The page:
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My father has mastered the manufacture of a really high quality diesel fuel, from waste cooking oil. I takes him about 3 days to make 45 gallons with all the washing cycles. He has been running it in his Cummins and VW engines. I have run it in my duramax with no issues but no more than 25% mix with regular diesel. Is there any issues with Bio I should watch out for? can I use a higher % of bio?
 

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just had to say that is awesome..going to keep tabs on this thread..how does he do it from start to end if you don't mind me asking??
 

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just had to say that is awesome..going to keep tabs on this thread..how does he do it from start to end if you don't mind me asking??
I do not totally understand the process completely but it involves filtering the cooking oil. then it heated will lye and methanol and the chemical process separates out the glycerin and solids (soap). The the remaining fuel is heated to remove the methanol and then is washed.
 

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Google, there are a ton of write-ups and kits/systems you can buy to make bio.

The basics are you mix methanol and a catalyst (lye/sodium hydroxide) with the cooking oil to separate out all the goo (mostly glycerin) then you wash the fuel (homogenize it with water and wait for phase separation to occur), this removes the methanol and other contaminates then you heat it to drive out any residual moisture, pass through a finishing filter and into your truck.

That about sums it up, there are other issues with using it in the newer high pressure injection systems not designed for it, it will deteriorate rubber components in the system and can coke up the injectors and is not too good in the cold. I recommend searching the forum for other peoples experiences with bio, generally you get some quieter operation with slightly less power and mileage.
 

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Been making my own Bio in the warmer months since 2008 and only problem I've had is plugged fuel filters... It actually quieted my old LB7 down alot when I had it...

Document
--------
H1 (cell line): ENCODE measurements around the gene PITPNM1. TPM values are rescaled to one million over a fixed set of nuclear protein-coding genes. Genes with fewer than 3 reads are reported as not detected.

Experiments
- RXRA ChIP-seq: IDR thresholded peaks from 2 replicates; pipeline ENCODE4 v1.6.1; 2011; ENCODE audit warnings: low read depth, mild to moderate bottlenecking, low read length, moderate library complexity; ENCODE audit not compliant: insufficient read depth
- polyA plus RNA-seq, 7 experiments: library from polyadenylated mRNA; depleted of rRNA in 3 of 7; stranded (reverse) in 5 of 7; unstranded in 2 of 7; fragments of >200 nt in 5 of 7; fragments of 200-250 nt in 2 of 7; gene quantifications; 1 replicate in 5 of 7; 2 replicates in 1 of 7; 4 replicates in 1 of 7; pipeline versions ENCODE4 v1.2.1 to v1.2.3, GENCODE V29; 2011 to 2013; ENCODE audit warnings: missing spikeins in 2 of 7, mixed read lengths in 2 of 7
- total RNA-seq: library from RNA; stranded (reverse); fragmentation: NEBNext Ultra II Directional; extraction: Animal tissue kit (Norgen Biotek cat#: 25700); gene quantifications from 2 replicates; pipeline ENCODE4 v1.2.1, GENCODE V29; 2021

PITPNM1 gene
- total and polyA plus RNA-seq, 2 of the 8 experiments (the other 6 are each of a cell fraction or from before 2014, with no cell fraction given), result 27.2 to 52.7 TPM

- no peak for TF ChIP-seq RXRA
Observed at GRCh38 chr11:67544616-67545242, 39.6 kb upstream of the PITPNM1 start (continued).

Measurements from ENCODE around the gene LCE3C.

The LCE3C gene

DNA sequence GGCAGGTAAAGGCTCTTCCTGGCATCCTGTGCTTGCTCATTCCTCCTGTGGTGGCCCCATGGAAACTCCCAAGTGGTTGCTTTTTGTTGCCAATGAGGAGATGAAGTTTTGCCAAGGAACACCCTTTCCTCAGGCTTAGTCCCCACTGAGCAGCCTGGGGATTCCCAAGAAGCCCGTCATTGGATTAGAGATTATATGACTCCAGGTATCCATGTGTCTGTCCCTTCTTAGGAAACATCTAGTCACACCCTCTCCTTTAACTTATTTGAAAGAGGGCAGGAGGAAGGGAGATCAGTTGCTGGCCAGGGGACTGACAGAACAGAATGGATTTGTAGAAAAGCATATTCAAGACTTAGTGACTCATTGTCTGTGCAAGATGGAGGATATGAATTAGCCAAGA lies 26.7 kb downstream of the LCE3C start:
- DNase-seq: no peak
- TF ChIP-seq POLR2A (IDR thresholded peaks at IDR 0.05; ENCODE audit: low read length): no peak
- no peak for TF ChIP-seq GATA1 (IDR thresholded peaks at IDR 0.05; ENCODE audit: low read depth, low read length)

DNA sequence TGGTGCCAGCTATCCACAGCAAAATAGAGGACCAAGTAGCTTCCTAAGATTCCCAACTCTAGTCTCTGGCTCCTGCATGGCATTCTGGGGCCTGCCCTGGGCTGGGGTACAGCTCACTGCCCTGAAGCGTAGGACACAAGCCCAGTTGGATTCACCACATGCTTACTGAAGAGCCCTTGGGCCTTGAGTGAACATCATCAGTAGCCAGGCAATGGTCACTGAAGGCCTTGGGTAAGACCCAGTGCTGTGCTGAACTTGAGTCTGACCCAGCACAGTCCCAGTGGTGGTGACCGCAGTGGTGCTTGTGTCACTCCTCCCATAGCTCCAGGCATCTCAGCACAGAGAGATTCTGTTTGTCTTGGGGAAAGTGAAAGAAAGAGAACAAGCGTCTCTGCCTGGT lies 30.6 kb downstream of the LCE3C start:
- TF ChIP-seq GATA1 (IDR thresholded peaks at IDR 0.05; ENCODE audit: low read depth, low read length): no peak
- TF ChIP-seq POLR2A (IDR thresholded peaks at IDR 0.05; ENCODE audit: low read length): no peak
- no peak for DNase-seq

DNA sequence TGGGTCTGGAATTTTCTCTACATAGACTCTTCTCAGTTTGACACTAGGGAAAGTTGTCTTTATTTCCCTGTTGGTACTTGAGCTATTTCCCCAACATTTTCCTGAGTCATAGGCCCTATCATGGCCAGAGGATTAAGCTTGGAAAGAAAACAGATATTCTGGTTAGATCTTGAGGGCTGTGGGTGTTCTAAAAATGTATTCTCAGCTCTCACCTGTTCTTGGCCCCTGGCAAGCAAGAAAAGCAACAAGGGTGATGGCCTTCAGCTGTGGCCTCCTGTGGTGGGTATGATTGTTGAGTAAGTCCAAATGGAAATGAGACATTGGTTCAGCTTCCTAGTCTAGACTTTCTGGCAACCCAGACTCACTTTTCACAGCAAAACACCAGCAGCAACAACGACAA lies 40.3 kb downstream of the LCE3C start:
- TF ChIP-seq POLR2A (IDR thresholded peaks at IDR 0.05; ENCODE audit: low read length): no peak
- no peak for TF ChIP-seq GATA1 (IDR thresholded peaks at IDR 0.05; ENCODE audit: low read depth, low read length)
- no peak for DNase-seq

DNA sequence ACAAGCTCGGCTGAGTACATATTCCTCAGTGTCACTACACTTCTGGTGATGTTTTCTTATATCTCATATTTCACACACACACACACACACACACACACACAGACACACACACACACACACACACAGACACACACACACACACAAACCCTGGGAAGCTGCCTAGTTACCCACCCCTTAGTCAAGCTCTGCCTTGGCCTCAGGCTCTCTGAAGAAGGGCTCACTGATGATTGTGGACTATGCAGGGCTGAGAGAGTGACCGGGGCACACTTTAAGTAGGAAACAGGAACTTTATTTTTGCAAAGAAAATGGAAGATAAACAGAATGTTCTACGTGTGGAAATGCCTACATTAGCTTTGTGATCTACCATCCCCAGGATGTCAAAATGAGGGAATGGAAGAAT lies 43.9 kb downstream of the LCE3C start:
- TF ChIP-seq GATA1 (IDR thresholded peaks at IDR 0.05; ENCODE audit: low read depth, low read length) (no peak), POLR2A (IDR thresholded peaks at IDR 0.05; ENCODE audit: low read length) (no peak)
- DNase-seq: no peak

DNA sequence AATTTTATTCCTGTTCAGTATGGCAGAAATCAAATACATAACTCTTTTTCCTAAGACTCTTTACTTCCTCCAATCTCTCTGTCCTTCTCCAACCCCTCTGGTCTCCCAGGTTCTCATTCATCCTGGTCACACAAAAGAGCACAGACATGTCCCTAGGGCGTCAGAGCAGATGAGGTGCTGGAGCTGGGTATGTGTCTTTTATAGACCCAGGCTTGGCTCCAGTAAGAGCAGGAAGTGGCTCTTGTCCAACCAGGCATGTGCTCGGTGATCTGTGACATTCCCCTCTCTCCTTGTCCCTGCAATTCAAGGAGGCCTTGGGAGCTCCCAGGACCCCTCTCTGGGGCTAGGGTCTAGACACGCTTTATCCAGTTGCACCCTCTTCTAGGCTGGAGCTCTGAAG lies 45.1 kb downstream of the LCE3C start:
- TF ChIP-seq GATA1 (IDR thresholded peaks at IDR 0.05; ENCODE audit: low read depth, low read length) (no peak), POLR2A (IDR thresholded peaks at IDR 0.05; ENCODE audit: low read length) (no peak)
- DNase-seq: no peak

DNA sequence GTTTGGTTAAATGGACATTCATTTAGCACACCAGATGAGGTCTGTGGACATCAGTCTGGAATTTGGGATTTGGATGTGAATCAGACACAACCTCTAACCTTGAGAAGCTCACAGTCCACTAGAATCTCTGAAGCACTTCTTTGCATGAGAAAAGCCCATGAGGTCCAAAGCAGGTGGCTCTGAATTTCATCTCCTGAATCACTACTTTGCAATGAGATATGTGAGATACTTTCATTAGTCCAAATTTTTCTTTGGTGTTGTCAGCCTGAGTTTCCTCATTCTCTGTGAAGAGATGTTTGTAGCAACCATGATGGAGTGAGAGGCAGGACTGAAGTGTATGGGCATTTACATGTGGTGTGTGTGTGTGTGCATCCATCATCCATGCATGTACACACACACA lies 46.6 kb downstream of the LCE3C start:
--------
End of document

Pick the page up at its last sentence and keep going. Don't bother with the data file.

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You can run 100% bio when it is warm out. It will clean all the shit out of the fuel system so watch your filters. If it is processed really well you'll be fine but I would still run a 2 micron absolute filter just to be safe. My father in law has been making bio for shit 6-7 years now and running it 100% in his LB7 since he mastered it. At 150,000 miles his stock injectors are still damn close to perfect ratings. Once you get passed oh I think it is like 30-40% bio all the engines quiet down a lot and just seem to run smoother.
 

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I know quite a few people that make their own bio, if you are making good fuel (3/27 test and clarity test for water) you should actually run BETTER on bio than regular diesel. I run 100% most of the time, I only buy about 100 gallons of regular diesel throughout the winter to blend (B20-B70 depending on temps).
 

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anyone who wants to learn a good place to start with anything you ever want to know is Utah Biodiesel Supply - Biodiesel Processing Supplies, Equipment, Processors and Information - Biodiesel Homebrewing . also water washing is a thing of the past we've got the whole process down to about 1.5-2 days basically can do a batch in a weekend and it is better quality stuff than you can find @ the pump. I'll hopefully be setting my truck and tdi to run it year round. def gotta be careful though once temps go below freezing.
 

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ducesrwld-got any pics of your setup? I'm assuming you must be drywashing your fuel?
 

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no pics of the setup yet will be cranking out my own personal first batch hopefully this weekend have been learning by some pros for a few years now pretty much have it down pat. no dry washing either, turns out woodchips do a dam good job of pulling any glycerine/methanol out of the final filtering the soap test is not even traceable so fuel comes in at under 60 ppm....better sheet than the pumps!
 

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I had looked into that as well, but kinda limited on space for the time being. But I did read that it does about the same damn thing as the expensive dry media for a lot less money. If you get the chance, throw up some pics or send me some at [email protected] Would be interested to see someone else's ideas...
 
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